Clinical Trials

Clinical Trials:
Theology as Translation and Innovation

“Clinical translation is the process used to turn scientific knowledge into real world medical treatments. Researchers take what they have learned about how a tissue usually works and what goes wrong in a particular disease or injury and use this information to develop new ways to diagnose, stop or fix what goes wrong. Before being marketed or adopted as standard of care, most treatments are tested through clinical trials. Sometimes, in attempting new surgical techniques or where the disease or condition is rare and does not have a large enough group of people to form a clinical trial, certain treatments might be tried on one or two people, a form of testing sometimes referred to as innovative medicine.”

What if I substituted the word religious or theological throughout this paragraph? What is theology? One of theology’s objectives is turning theological dogma and doctrine into real world applications, beliefs, and practices so that believers can translate the abstract into the concrete, or better yet join the theoretical and practical into an integrated worldview. What if theologians spent as much time not only thinking about the tradition per se but using the traditions to “develops new ways” to diagnose, stop, or fix what has gone wrong with the tradition or to enhance and expand what works in the tradition? What if the standard of care for theologians was testing ideas and practices through clinical trials? As noted in the paragraph, religious people face so many strange and daunting situations (like the scientist or healthcare researcher who faces rare conditions or diseases), that they often don’t know what to believe or what to do. Theology should help people to try things out, testing them in practice (even in those really rare situations) to see how innovative beliefs/practices and tradition coincide to meet the standards of caring for God’s people. Innovative theological work requires trial and error, asking questions, and developing new ideas within communities.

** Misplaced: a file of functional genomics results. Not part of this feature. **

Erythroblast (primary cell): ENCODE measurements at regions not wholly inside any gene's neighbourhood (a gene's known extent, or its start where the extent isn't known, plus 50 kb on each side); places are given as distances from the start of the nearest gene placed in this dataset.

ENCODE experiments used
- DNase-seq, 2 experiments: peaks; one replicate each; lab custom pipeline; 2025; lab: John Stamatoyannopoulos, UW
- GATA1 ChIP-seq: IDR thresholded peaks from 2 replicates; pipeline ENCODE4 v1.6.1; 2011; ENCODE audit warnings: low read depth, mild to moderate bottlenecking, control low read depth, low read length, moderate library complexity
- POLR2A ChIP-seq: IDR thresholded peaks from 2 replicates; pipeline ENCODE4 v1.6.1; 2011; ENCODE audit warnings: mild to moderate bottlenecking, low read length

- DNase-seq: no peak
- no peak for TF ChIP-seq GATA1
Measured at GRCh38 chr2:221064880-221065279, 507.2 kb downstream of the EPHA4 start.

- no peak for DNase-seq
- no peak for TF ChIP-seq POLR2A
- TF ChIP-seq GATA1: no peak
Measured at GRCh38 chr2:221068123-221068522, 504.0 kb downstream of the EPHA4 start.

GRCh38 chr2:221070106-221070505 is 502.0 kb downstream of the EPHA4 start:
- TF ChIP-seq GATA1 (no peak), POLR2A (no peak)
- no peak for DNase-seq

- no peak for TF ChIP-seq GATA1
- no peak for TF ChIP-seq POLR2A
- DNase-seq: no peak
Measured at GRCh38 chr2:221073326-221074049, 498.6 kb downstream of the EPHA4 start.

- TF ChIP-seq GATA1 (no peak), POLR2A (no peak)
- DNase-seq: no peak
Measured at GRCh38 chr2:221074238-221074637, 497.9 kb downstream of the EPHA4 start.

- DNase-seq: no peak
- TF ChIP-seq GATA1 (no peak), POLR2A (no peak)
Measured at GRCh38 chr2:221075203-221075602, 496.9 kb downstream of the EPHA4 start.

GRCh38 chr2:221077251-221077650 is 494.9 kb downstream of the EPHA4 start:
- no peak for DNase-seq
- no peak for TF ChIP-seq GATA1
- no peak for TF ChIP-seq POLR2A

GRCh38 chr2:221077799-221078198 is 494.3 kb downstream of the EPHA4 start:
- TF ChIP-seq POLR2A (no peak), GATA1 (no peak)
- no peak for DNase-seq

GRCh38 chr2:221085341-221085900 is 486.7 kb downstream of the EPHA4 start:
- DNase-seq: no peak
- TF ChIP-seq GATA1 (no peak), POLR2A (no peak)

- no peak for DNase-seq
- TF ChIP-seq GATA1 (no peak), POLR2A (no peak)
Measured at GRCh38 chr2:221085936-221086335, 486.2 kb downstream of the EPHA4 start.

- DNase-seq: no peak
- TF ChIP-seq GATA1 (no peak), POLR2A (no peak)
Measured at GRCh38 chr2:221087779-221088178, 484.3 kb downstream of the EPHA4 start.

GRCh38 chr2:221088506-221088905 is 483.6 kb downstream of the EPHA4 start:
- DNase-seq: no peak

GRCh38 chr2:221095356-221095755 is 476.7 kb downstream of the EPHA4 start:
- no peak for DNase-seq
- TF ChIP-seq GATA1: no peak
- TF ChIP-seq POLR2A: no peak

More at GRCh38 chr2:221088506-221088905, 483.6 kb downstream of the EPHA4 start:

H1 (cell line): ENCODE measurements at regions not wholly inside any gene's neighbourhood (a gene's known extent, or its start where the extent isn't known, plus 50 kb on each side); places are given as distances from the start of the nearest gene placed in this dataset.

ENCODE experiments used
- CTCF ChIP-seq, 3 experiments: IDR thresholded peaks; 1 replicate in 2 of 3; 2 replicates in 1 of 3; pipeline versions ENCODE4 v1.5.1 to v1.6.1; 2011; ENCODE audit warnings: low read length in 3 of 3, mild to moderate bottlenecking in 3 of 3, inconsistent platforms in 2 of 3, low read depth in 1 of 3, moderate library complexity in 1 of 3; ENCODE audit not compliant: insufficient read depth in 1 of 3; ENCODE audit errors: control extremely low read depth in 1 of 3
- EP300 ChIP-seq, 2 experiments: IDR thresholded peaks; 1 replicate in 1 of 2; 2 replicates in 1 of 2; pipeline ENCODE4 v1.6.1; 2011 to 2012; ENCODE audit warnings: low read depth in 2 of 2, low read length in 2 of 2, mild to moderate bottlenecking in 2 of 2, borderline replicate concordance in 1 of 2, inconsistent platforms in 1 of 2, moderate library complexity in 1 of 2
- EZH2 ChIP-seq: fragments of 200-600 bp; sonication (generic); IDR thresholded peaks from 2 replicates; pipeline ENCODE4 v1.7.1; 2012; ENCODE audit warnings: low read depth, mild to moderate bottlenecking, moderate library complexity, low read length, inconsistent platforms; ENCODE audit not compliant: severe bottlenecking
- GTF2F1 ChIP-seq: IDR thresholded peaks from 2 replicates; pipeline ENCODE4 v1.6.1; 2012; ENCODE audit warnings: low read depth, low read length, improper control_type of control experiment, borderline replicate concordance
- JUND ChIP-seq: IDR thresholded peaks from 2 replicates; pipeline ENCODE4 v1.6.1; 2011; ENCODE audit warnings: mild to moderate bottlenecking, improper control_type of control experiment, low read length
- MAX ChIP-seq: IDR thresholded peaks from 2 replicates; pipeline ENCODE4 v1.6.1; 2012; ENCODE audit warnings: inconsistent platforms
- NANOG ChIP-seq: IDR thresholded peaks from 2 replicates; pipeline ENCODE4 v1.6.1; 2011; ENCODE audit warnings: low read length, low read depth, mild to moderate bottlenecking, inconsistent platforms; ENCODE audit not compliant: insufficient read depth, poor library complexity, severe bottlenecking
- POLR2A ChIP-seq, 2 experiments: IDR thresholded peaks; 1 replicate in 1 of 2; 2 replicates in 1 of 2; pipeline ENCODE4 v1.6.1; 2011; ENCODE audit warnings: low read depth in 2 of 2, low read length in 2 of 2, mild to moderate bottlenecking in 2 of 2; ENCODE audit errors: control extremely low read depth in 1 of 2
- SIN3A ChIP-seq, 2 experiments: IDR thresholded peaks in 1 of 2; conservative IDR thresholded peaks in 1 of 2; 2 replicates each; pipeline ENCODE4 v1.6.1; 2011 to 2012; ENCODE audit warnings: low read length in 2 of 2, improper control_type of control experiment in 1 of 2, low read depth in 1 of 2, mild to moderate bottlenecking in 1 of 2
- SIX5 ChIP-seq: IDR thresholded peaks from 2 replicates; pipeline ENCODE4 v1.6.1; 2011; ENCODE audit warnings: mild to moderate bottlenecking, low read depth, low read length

For example, a new article in the LA Times and Wall Street Journal released the findings of a scientific journal that claims approximately 65% of cancers that humans have are simply the result of “bad luck,” not from the way humans live or from the environment. If I have a friend who is diagnosed with one of these cancers, and know that it is simply her “bad luck” or that it is “chance” or the way the stem cells divide, what does that have to do with her or my theological beliefs about how God acts in the world? About what kind of pastoral care I might give to her or the family? How does this information affect the way I preach and worship? The “standard of care” for Christian theologians should not simply be to offer the usual platitudes like “God has a plan for you” or “God doesn’t give us more than we can handle.” Here the Christian tradition can fail the believer by implying that God’s plan for an individual is to inflict a lethal illness as part of same grander scheme. Or worse yet, that the pain and suffering of illness (from cancer to depression) is a gift of God and should we fail to “hold up” under the pressure of the suffering than we have not only failed ourselves, but also failed God. The standard of care should require Christian theologians to understand the illness, to translate the tradition, and maybe even offer some innovative beliefs and practices that help the person to live with the faith, not in spite of it.

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